[Senate Report 116-46]
[From the U.S. Government Publishing Office]

                                                      Calendar No. 111
116th Congress      }                                    {      Report
 1st Session        }                                    {      116-46



                              R E P O R T

                                 of the


                          GOVERNMENTAL AFFAIRS

                          UNITED STATES SENATE

                              to accompany

                                S. 1275



                 June 10, 2019.--Ordered to be printed

89-010                    WASHINGTON : 2019                 

                    RON JOHNSON, Wisconsin, Chairman
ROB PORTMAN, Ohio                    GARY C. PETERS, Michigan
RAND PAUL, Kentucky                  THOMAS R. CARPER, Delaware
JAMES LANKFORD, Oklahoma             MAGGIE HASSAN, New Hampshire
MITT ROMNEY, Utah                    KAMALA D. HARRIS, California
RICK SCOTT, Florida                  KYRSTEN SINEMA, Arizona
MICHAEL B. ENZI, Wyoming             JACKY ROSEN, Nevada
                Gabbielle D'Adamo Singer, Staff Director
                  Joseph C. Folio, III, Chief Counsel
                   Satya P. Thallam, Chief Economist
               David M. Weinberg, Minority Staff Director
               Zachary I. Schram, Minority Chief Counsel
              Michelle M. Benecke, Minority Senior Counsel
                    Anne E. Nelson, Minority Fellow
                     Laura W. Kilbride, Chief Clerk

                                                      Calendar No. 111
116th Congress      }                                    {      Report
 1st Session        }                                    {      116-46




                 June 10, 2019.--Ordered to be printed


 Mr. Johnson, from the Committee on Homeland Security and Governmental 
                    Affairs, submitted the following

                              R E P O R T

                         [To accompany S. 1275]

      [Including cost estimate of the Congressional Budget Office]

    The Committee on Homeland Security and Governmental 
Affairs, to which was referred the bill (S. 1275) to require 
the collection of voluntary feedback on services provided by 
agencies, and for other purposes, having considered the same, 
reports favorably thereon with amendments and recommends that 
the bill, as amended, do pass.


  I. Purpose and Summary..............................................1
 II. Background and Need for the Legislation..........................2
III. Legislative History..............................................3
 IV. Section-by-Section Analysis......................................3
  V. Evaluation of Regulatory Impact..................................5
 VI. Congressional Budget Office Cost Estimate........................5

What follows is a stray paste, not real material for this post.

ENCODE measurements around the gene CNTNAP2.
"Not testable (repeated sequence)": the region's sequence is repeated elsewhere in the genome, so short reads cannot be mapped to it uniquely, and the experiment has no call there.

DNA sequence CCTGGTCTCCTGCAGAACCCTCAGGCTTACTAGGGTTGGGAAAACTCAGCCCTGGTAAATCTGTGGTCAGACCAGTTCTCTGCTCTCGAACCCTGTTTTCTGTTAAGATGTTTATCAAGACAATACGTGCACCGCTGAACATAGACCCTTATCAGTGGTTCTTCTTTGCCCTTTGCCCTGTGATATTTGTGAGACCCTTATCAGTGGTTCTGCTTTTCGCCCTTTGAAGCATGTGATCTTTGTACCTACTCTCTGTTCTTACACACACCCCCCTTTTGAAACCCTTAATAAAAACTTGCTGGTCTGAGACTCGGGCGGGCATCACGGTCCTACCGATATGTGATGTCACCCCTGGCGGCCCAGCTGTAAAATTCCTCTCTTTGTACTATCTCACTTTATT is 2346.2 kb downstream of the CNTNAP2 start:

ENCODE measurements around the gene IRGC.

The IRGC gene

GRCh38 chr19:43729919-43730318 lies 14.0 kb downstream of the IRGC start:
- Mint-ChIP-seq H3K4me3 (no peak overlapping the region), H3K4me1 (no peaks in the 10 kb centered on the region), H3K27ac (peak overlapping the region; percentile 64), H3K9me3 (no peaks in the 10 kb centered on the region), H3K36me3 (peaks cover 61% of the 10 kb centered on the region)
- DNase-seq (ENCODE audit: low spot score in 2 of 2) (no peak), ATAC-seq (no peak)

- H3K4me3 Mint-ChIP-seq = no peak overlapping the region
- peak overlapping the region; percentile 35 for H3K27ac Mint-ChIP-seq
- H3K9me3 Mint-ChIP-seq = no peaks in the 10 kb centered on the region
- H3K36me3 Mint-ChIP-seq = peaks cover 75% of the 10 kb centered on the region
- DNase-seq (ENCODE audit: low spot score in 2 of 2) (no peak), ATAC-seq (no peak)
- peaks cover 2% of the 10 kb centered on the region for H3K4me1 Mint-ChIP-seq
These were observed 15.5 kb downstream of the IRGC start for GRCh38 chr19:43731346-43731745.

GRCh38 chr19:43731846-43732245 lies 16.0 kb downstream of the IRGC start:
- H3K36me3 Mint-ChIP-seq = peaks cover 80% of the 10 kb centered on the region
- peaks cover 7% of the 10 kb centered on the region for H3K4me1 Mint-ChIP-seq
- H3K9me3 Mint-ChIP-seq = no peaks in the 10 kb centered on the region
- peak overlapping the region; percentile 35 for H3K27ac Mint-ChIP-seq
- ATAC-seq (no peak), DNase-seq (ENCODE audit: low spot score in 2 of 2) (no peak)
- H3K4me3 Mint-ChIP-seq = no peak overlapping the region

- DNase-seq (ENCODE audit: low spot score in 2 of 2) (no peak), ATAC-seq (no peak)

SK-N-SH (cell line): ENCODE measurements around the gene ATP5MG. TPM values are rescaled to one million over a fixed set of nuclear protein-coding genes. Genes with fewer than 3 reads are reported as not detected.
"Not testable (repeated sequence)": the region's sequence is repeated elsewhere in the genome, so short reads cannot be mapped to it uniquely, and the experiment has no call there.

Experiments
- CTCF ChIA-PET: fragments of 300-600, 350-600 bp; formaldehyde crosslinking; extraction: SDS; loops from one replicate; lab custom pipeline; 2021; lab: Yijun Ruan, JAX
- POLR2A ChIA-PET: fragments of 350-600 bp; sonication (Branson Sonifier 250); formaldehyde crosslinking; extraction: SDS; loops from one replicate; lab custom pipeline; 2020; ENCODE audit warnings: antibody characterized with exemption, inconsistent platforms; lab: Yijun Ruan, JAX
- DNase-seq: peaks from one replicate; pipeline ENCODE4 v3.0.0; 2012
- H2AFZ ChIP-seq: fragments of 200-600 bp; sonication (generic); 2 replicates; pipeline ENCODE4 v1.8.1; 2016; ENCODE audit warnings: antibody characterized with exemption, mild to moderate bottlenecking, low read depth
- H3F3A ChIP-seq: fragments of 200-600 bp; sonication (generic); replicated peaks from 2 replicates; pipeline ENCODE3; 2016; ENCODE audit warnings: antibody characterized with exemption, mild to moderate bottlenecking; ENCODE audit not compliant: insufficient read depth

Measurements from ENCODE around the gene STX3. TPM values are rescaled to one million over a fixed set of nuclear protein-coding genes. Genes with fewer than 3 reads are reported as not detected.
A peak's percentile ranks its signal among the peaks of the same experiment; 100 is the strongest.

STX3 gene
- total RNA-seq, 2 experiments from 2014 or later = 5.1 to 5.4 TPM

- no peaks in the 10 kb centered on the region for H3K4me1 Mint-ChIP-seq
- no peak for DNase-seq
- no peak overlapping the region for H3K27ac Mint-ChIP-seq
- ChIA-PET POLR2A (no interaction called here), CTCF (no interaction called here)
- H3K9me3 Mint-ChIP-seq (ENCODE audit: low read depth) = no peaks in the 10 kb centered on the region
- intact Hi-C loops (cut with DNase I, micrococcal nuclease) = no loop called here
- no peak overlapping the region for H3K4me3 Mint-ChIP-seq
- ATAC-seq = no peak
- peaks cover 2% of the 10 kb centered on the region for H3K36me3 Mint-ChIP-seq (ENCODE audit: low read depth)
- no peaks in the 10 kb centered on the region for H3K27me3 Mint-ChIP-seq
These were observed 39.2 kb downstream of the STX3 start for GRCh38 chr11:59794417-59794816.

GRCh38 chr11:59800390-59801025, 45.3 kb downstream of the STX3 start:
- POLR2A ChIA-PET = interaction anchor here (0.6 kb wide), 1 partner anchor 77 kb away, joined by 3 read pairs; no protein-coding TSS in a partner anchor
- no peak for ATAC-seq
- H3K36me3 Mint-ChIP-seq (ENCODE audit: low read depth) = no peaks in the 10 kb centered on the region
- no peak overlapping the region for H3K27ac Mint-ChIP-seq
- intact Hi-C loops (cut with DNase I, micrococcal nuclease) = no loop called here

VII. Changes in Existing Law Made by the Bill, as Reported............6

                         I. Purpose and Summary

    The Federal Agency Customer Experience Act of 2019, S. 
1275, amends the Paperwork Reduction Act (PRA) to allow 
agencies to solicit voluntary customer feedback without first 
having to seek approval from the Office of Management and 
Budget (OMB), as currently required by the PRA.\1\
    \1\On September 14, 2017, the Committee approved S. 1088, Federal 
Agency Customer Experience Act of 2017. That bill is substantially 
similar to S. 1275. Accordingly, this committee report is in large part 
a reproduction of Chairman Johnson's committee report for S. 1088, S. 
Rep. No. 115-156.

              II. Background and the Need for Legislation

    Originally passed in 1980\2\ and later amended in 1995\3\, 
the PRA is intended to, in part, ``minimize the paperwork 
burden for individuals'' and entities that interact with the 
Federal Government and to ``improve the quality and use of 
Federal information to strengthen decisionmaking, 
accountability, and openness in Government and society.''\4\ 
This law assigns to the Director of OMB responsibility for the 
``collection of information and the control of paperwork,''\5\ 
which includes responsibility for ``review[ing] and approv[ing] 
proposed agency collections of information.''\6\ The PRA 
outlines an explicit process and criteria whereby agencies\7\ 
undertake certain steps to justify, quantify the impact of, and 
submit for approval any proposed information collection; OMB is 
responsible for timely review of such proposals, coordination 
across agencies, establishment of government-wide standards and 
guidelines, and ``minimiz[ing] the Federal information 
collection burden, with particular emphasis on those 
individuals and entities most adversely affected.''\8\
    \2\Pub. L. No. 96-511, 94 Stat. 2812.
    \3\Pub. L. 104-13, 109 Stat. 163.
    \4\44 U.S.C. Sec. 3501 (1) and (4).
    \5\44 U.S.C. Sec. 3504(c).
    \6\44 U.S.C. Sec. 3504(c)(1).